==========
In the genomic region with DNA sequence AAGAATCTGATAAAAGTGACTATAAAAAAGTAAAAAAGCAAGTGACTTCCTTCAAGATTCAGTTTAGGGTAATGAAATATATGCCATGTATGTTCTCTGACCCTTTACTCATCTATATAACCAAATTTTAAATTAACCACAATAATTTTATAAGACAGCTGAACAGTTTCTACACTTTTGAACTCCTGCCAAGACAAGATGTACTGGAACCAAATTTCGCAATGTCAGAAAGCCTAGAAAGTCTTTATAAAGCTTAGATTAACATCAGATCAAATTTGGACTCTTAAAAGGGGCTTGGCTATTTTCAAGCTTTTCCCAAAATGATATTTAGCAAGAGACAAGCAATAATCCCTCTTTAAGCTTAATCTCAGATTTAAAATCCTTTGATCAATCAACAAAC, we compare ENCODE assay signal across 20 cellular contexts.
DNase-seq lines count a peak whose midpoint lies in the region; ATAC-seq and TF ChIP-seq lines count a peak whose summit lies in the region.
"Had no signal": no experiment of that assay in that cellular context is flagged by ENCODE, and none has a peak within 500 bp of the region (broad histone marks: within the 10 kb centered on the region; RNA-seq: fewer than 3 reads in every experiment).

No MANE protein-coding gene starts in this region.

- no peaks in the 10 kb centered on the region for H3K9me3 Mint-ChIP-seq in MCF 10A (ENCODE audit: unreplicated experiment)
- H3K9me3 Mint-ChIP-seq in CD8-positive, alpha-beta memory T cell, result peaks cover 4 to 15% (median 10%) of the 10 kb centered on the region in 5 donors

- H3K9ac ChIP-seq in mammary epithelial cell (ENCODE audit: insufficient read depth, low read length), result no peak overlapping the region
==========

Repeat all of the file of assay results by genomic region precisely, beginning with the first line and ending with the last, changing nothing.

In the genomic region with DNA sequence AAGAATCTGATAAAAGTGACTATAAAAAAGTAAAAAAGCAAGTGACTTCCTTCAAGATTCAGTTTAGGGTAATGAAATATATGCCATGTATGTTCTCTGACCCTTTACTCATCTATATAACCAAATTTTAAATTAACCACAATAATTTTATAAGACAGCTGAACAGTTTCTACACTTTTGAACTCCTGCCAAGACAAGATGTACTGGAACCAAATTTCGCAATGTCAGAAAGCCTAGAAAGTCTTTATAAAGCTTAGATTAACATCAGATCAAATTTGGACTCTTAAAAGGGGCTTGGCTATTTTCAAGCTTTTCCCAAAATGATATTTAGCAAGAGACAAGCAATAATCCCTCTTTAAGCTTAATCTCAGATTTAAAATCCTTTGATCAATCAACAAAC, we compare ENCODE assay signal across 20 cellular contexts.
DNase-seq lines count a peak whose midpoint lies in the region; ATAC-seq and TF ChIP-seq lines count a peak whose summit lies in the region.
"Had no signal": no experiment of that assay in that cellular context is flagged by ENCODE, and none has a peak within 500 bp of the region (broad histone marks: within the 10 kb centered on the region; RNA-seq: fewer than 3 reads in every experiment).

No MANE protein-coding gene starts in this region.

- no peaks in the 10 kb centered on the region for H3K9me3 Mint-ChIP-seq in MCF 10A (ENCODE audit: unreplicated experiment)
- H3K9me3 Mint-ChIP-seq in CD8-positive, alpha-beta memory T cell, result peaks cover 4 to 15% (median 10%) of the 10 kb centered on the region in 5 donors

- H3K9ac ChIP-seq in mammary epithelial cell (ENCODE audit: insufficient read depth, low read length), result no peak overlapping the region